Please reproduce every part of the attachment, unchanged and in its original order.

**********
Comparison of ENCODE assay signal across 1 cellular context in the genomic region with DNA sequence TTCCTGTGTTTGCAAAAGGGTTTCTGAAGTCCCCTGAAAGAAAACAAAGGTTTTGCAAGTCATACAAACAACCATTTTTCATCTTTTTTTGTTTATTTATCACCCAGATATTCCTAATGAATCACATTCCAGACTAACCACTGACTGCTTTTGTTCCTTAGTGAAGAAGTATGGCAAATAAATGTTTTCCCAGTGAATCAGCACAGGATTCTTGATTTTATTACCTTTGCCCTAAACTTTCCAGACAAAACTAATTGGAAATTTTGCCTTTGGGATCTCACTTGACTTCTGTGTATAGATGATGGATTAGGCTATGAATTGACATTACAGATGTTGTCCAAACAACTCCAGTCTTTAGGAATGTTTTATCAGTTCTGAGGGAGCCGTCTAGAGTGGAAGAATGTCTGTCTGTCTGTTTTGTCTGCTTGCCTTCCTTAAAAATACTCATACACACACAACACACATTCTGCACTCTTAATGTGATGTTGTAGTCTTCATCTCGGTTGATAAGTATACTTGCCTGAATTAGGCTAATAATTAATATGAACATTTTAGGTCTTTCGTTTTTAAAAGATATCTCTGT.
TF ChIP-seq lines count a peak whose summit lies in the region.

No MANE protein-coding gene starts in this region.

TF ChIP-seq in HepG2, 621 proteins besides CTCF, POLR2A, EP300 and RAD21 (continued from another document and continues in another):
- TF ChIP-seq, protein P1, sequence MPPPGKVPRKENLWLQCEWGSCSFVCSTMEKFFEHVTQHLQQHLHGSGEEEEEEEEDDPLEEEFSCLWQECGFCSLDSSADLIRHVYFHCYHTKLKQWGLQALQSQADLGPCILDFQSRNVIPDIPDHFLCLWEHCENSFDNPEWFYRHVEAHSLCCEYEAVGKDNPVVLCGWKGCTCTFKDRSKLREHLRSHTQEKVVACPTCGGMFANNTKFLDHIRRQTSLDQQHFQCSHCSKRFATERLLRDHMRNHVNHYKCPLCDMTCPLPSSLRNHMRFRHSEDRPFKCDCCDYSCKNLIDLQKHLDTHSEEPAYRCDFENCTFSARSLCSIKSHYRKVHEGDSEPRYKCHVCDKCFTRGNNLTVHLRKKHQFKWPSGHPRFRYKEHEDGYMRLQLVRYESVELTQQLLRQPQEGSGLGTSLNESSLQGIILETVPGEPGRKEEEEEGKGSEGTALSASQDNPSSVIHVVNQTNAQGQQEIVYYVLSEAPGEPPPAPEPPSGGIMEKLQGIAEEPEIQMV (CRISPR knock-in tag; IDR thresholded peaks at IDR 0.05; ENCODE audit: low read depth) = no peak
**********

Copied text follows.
Comparison of ENCODE assay signal across 1 cellular context in the genomic region with DNA sequence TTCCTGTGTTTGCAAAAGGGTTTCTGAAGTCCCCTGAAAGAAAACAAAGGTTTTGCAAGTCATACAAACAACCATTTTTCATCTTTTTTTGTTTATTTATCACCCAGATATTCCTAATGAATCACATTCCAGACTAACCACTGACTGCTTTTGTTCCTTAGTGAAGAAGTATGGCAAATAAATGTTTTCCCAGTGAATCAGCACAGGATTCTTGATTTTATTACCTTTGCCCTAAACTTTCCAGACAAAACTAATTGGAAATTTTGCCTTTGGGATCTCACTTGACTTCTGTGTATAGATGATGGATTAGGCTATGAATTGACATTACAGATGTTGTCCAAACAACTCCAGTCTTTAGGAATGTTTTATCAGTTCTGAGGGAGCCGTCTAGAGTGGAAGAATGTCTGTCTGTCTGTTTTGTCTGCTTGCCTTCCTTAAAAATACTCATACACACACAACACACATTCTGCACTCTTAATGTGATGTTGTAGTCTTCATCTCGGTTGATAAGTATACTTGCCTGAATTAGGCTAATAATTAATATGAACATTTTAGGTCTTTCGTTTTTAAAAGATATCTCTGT.
TF ChIP-seq lines count a peak whose summit lies in the region.

No MANE protein-coding gene starts in this region.

TF ChIP-seq in HepG2, 621 proteins besides CTCF, POLR2A, EP300 and RAD21 (continued from another document and continues in another):
- TF ChIP-seq, protein P1, sequence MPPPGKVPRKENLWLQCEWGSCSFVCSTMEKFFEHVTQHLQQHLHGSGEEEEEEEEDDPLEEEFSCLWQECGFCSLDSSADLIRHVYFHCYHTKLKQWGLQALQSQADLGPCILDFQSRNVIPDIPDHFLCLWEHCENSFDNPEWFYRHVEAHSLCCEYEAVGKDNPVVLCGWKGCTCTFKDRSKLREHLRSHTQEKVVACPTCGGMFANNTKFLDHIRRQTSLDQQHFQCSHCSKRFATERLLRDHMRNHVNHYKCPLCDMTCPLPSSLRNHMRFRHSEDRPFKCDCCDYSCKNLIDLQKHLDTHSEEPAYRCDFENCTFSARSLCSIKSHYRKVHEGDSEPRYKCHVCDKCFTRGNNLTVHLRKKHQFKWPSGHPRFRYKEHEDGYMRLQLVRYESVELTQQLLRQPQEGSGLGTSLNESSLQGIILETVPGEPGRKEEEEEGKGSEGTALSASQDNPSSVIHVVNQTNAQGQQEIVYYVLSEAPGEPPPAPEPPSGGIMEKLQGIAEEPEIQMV (CRISPR knock-in tag; IDR thresholded peaks at IDR 0.05; ENCODE audit: low read depth) = no peak